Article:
By Robert F. Brogan, CELA 
At one time, it was common for neurologists to wait until a child was about five to broach the topic of developmental delays with parents. Since children learn fastest during their early years, that meant that valuable time was lost, during which therapy might have reduced or reversed physical and cognitive problems. Acquiring language and motor skills becomes increasingly difficult as a child matures.
For that reason, in 1986, as part of the Individuals with Disabilities Education Act (IDEA), Congress established Early Intervention (EI). EI provides a broad array of services for children under three years of age, intended to facilitate their physical, cognitive, emotional and social development.
IDEA requires that children suspected of having delays receive a “timely, comprehensive, multidisciplinary evaluation” to determine their eligibility for speech and occupational therapy, psychological, vision and audiology services, and more. In most cases, there is little or no charge to the family.
I suggest that parents concerned about the rate of their child’s development ask their pediatrician to write a prescription for a full speech-language pathology evaluation, physical therapy evaluation and occupational therapy evaluation.
If those assessments indicate that a child is eligible for EI, the family and a team of professionals will jointly develop an “Individualized Family Service Plan,” which may include training and counseling for the parents and siblings. It’s important to understand that family members will play a central role in the child’s development, since they must actively reinforce the work of therapists. To the extent possible, services to the child should be delivered at home or in other settings in which the child typically spends time.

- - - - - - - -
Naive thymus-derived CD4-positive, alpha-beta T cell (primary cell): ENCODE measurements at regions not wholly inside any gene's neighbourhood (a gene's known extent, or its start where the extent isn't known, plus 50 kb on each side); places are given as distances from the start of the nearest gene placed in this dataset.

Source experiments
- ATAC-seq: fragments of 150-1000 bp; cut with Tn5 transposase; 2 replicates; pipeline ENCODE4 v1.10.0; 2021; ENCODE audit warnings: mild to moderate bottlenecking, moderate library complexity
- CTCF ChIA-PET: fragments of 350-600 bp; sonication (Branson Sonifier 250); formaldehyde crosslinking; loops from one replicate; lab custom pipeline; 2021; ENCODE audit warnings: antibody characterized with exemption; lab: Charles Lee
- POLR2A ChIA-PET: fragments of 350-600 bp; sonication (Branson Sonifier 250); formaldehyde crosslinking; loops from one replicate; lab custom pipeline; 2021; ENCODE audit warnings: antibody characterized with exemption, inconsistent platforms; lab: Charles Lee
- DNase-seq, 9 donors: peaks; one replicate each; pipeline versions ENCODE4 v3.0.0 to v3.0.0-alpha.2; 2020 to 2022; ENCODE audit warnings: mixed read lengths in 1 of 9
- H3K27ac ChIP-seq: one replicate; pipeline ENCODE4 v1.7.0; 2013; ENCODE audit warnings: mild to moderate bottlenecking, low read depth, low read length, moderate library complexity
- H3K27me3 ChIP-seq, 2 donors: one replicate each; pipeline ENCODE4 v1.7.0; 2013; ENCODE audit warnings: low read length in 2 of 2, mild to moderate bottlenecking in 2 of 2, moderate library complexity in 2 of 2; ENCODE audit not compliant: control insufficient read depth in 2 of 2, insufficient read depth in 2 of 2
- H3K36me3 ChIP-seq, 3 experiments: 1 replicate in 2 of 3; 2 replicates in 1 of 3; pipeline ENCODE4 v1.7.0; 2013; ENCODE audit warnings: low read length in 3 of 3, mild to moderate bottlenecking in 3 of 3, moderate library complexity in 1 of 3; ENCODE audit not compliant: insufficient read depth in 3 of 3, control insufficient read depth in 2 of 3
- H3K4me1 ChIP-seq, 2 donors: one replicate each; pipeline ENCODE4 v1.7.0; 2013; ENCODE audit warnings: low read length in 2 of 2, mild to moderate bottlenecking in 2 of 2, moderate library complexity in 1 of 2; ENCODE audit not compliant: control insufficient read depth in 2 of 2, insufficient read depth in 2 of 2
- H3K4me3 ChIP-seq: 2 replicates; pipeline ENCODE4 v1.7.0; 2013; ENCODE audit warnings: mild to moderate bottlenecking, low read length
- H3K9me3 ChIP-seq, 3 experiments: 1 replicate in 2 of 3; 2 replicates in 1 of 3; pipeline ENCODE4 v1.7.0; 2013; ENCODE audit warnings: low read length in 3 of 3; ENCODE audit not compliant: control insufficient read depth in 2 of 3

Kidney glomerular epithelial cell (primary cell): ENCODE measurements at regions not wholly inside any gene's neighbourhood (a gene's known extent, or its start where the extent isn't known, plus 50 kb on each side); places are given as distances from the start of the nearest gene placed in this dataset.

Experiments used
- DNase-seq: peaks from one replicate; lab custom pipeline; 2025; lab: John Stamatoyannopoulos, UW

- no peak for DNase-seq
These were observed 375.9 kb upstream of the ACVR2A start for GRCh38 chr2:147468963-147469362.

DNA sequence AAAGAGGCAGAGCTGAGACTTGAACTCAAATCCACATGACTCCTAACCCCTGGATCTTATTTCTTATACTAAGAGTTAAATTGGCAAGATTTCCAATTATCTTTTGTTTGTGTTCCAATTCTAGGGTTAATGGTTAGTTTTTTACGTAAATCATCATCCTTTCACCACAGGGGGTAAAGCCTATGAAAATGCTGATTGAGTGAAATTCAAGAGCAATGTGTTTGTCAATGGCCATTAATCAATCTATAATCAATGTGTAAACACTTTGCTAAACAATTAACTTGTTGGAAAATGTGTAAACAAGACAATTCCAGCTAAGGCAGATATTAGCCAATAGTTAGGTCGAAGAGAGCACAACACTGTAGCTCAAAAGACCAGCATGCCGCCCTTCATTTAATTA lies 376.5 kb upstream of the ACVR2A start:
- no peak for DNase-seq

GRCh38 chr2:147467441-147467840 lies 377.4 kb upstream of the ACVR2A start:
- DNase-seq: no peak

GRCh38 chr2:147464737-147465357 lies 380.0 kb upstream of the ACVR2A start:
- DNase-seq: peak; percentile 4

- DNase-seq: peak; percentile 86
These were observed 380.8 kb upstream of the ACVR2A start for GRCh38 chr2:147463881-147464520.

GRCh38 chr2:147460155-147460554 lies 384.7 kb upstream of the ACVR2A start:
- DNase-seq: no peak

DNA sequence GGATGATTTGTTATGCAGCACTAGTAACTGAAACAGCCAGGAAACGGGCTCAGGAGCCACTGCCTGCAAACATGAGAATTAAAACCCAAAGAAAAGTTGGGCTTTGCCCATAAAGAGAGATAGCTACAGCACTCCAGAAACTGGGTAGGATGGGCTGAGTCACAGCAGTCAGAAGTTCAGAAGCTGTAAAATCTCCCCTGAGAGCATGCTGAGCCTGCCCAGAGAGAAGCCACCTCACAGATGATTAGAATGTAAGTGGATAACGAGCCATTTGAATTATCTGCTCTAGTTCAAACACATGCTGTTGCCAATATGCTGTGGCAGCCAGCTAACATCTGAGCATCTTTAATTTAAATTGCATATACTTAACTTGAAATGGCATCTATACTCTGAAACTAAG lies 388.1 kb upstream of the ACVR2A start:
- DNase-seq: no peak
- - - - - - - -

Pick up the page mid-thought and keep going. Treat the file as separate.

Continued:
The concept of “individualized” is key. For example, I’m aware of cases in which children were intellectually capable of communication but lacked the muscle control to speak “on schedule.” They were “trapped” by their physical disability and would act out due to intense frustration. Teaching them sign language, though, enabled them to communicate while their bodies caught up.
Such is the power of early intervention, since 50 years ago, such children would have been institutionalized. That’s why it’s so important for parents to aggressively pursue the services which may be appropriate for their children. If you sincerely disagree with an evaluation and believe that your child could benefit from EI, it may be worthwhile to take legal action. While such a course can be lengthy and difficult, the more severe your child’s delays, the more you have to gain from advocacy. After all, EI can change the course of a child’s life.